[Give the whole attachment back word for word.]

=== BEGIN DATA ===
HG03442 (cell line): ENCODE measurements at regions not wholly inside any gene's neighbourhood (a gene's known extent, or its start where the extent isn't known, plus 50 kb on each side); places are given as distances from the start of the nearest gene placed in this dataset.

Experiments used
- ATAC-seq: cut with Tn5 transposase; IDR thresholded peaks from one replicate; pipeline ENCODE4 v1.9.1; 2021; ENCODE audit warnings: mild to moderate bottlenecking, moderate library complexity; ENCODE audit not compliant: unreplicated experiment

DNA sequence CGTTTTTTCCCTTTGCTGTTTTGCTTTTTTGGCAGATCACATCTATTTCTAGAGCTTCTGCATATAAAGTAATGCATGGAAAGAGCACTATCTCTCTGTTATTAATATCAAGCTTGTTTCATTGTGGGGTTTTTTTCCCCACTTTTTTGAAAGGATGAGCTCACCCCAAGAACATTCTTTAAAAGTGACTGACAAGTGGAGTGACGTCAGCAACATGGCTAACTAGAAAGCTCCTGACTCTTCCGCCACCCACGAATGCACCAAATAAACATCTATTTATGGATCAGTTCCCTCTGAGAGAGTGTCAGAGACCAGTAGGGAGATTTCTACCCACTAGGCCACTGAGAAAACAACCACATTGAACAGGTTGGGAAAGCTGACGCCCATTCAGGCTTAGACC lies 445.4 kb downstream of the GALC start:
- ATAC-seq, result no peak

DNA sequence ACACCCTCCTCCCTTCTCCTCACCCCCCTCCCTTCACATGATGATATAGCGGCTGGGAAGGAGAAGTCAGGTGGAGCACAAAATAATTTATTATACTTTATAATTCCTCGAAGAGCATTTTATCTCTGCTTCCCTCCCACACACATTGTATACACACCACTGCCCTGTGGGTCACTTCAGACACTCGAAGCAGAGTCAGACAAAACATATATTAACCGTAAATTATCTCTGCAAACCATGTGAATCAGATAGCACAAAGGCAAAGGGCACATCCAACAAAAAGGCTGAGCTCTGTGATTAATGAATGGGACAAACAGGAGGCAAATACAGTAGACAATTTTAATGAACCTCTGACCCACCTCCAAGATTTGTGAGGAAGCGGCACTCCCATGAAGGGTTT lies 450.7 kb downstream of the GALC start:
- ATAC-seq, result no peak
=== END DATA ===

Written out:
HG03442 (cell line): ENCODE measurements at regions not wholly inside any gene's neighbourhood (a gene's known extent, or its start where the extent isn't known, plus 50 kb on each side); places are given as distances from the start of the nearest gene placed in this dataset.

Experiments used
- ATAC-seq: cut with Tn5 transposase; IDR thresholded peaks from one replicate; pipeline ENCODE4 v1.9.1; 2021; ENCODE audit warnings: mild to moderate bottlenecking, moderate library complexity; ENCODE audit not compliant: unreplicated experiment

DNA sequence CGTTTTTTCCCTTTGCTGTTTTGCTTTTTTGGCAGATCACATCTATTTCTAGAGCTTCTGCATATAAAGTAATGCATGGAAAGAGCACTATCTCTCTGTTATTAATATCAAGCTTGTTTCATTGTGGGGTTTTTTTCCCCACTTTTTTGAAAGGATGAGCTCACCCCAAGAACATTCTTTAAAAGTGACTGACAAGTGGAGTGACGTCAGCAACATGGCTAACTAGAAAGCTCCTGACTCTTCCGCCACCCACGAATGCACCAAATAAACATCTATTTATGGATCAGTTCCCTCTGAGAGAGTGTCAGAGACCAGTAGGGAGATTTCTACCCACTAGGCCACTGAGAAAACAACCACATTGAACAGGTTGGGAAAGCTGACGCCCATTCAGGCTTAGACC lies 445.4 kb downstream of the GALC start:
- ATAC-seq, result no peak

DNA sequence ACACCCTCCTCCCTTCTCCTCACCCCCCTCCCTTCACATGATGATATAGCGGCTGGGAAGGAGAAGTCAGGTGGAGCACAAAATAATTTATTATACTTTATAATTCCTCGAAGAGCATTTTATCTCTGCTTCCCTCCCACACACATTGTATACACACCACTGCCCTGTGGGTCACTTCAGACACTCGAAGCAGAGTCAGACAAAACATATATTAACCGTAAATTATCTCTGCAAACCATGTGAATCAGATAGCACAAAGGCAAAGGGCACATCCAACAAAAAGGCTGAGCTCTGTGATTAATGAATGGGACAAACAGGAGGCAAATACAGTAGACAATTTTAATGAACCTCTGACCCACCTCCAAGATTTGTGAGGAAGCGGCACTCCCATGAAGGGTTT lies 450.7 kb downstream of the GALC start:
- ATAC-seq, result no peak